RG: For many years, there was very little technology anywhere in duty free, but gradually technology was introduced; for example, if a shopper was into single malts, you could tap into an iPad on the wall unit and it would give you the history of the brand, the views of the distillery etc. Nowadays you can also dump your bottle onto a QR code, and it will also give you a lot more information about the product, its intrinsics and provenance.

When it comes to the industry moving to an omnichannel model, that’s a very tech-driven issue with several channels talking to each other. It hasn’t impacted on the store design process, but we are using increasing levels of digital in-store.

There’s a balance to be struck between technology enhancing the shopping experience and avoiding it becoming more of an obstruction to the tactile and sensory experiences in-store. One thing we’ve seen a lot recently is the overuse of digital screens. There is the danger of creating digital noise overload which takes away from the product itself and the sense of calm and ease and that personal experience, which is more likely to make consumers engage with the product.

JB: One of the first and most memorable liquor projects The Design Solution has worked on is The Loop stores at Dublin airport with their The Irish Whiskey Collection stores, the first of which opened in Terminal 2 back in 2010. Can you tell us more about this project?

RG: The Irish Whiskey Collection store won a Frontier Award a year after the terminal opened. A second Irish Whiskey Collection store stocking over 120 Irish whiskey brands opened The Loop walk-through shopping area in 2015. Both shops blend the heritage of Irish whiskey with a contemporary edge. 

The materials used, such as polished copper aimed to evoke the contemporary masculinity of a traditional gentleman’s club. The walls featured back-painted glass in black and amber back-illuminated acrylic, which added a glowing tone to the store. 

JB: Your most recent store design at Dublin airport also features an extensive range of Irish and international gins…

RG: That design was about bringing to life the narrative of the whole gin culture that was booming at the time. We worked with ARI in terms of creating an experiential feel, introducing elements of mixology. We researched bars in London where all those craft gin bars were opening up. There was also pressure from the retailer to fill out the shelf, but we consciously tried to create space for media display and theatre around the product.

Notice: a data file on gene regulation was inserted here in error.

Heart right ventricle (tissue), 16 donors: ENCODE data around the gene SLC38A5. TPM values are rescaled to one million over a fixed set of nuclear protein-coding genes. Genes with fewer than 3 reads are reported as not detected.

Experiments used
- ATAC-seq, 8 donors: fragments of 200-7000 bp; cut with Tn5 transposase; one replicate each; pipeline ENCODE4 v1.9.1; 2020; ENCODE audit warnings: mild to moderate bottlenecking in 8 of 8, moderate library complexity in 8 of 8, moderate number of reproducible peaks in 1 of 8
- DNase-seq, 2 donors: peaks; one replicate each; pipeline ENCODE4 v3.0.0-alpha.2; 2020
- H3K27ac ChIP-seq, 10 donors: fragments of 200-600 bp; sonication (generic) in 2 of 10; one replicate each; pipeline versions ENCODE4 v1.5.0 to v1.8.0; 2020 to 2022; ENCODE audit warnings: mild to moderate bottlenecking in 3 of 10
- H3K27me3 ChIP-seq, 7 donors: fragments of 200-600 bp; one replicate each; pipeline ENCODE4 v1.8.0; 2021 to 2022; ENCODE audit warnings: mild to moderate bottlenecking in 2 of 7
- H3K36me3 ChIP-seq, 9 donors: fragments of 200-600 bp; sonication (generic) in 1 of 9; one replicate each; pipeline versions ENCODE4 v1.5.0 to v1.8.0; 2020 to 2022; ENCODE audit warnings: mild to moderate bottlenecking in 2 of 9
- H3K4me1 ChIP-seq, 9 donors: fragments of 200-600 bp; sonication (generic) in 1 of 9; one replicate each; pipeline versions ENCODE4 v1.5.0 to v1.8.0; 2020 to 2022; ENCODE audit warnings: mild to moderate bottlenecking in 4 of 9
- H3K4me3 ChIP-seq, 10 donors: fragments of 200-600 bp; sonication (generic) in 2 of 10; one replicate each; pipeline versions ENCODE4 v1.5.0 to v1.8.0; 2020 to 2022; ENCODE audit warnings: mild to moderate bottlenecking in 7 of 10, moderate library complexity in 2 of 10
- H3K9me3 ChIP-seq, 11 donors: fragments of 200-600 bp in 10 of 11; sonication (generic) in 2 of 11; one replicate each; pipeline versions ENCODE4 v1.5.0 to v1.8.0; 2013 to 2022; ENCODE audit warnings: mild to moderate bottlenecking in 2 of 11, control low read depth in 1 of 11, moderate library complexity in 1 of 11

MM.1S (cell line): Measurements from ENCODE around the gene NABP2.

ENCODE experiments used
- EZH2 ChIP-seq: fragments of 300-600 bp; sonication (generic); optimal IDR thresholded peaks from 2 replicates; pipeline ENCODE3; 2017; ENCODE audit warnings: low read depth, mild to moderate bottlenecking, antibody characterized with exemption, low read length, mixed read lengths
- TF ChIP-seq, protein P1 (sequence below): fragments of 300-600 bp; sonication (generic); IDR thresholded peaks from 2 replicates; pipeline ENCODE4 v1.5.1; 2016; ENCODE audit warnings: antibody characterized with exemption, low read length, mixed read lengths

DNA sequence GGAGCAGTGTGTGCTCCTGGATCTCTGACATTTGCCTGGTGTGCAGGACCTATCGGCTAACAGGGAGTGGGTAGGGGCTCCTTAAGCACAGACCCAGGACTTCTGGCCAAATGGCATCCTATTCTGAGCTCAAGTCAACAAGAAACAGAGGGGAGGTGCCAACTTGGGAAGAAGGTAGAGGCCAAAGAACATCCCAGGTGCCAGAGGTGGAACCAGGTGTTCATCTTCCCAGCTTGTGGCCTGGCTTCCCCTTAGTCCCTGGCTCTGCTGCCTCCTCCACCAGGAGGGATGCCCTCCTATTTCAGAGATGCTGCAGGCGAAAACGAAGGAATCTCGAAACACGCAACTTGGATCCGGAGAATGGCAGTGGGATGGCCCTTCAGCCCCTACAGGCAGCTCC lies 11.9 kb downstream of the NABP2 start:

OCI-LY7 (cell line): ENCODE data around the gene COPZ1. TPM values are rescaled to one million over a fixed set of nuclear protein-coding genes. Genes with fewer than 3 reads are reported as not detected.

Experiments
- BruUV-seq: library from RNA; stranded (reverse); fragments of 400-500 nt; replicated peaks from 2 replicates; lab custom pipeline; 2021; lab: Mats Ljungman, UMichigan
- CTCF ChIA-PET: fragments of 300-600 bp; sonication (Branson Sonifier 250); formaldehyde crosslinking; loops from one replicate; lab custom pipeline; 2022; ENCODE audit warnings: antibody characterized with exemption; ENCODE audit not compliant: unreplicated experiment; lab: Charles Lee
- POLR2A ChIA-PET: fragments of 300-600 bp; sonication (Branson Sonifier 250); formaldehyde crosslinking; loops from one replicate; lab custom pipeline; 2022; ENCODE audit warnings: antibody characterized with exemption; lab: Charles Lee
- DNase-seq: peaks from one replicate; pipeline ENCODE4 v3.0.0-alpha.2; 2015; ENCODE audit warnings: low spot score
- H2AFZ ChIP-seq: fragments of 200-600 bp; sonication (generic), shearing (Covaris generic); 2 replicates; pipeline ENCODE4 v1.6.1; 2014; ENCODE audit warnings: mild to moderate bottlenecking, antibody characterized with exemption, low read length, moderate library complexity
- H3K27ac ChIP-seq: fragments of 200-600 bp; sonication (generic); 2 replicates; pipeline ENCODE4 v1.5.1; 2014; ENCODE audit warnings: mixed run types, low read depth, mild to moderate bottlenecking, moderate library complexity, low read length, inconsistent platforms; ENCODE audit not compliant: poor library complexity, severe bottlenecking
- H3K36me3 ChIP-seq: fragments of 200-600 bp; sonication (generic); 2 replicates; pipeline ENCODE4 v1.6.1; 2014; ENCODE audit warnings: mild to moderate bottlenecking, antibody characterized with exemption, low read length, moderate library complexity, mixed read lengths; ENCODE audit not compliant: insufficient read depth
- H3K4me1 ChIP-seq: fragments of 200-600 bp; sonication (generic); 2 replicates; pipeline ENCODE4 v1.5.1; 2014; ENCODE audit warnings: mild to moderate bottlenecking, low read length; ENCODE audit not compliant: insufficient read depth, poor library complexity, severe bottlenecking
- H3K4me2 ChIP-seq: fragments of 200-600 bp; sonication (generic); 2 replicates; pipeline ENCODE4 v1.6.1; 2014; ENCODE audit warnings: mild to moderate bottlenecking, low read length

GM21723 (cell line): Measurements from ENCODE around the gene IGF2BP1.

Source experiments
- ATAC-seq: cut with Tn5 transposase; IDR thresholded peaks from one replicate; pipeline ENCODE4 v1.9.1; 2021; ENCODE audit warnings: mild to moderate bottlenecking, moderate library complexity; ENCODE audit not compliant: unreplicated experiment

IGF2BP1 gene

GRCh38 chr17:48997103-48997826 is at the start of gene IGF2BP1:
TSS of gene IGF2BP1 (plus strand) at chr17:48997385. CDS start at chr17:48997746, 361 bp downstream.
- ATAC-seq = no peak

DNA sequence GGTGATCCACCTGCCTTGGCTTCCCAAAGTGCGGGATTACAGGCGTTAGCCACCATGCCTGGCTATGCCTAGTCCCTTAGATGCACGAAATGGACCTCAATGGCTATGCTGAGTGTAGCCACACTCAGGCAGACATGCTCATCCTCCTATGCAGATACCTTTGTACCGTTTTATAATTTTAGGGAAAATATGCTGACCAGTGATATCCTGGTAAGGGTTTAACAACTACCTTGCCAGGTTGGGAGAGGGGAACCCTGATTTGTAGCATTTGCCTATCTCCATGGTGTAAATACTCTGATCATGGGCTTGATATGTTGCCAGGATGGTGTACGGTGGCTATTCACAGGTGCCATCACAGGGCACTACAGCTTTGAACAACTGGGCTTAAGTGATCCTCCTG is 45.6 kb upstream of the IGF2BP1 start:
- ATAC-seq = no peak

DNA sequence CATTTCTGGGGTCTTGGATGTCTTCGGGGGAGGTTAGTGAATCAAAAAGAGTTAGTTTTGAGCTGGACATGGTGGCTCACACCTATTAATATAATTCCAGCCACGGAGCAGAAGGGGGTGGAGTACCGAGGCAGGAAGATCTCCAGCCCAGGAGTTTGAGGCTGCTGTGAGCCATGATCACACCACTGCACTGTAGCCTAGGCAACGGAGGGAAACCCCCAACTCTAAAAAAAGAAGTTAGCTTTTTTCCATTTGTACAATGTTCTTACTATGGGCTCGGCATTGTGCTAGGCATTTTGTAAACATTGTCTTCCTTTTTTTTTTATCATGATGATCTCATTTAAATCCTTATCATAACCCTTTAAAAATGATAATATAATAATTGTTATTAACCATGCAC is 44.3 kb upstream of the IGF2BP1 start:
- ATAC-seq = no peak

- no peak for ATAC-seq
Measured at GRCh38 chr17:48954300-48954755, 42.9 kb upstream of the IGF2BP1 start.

JB: How important is creating a sense of place when it comes to travel retail liquor store design?

RG: We absolutely believe in a sense of place in airports and in duty-free shops. Airports and duty-free operators are increasingly finding it difficult to compete on price, so all those airport exclusives, shopper engagement and theatre are ways to lessen the focus on price. We have to make an environment that captivates people as they are walking through. If we can give them enough reasons to be entranced by something a bit different, we stand a lot better chance of converting them.

Consider our Tequileria [with Dufry] at Cancun airport. It’s an extravagant, dynamic, colourful high-ceiling store that epitomises the characters of Mexico and of Tequila. We want to create a different character for each of our shops so that they aren’t just another duty-free store. Liquor is a difficult category because probably 90 per cent of what every shop sells around the world is identical. Yet there are touch points where we can make a point of difference, particularly around localisation.

At the end of the day clients like Dufry are commercial retailers. They want their walls packed with product so the opportunities are actually quite limited, so we have a limited palette of tools to work with but must make an impact.

An interesting example of that was at Lisbon airport in Portugal where we created a Premium Port shop-in-shop for The Nuance Group/LFP as part of a wider design for the airport’s commercial areas. With limited wall space to play with we adopted the ceilings as an expressive canvas, and it became one of the most distinctive elements of the store. Wherever we work, we create commercially effective designs that also contain a little local magic through a special aspect of the store design that helps give each location its own, distinct identity.

16 July 2021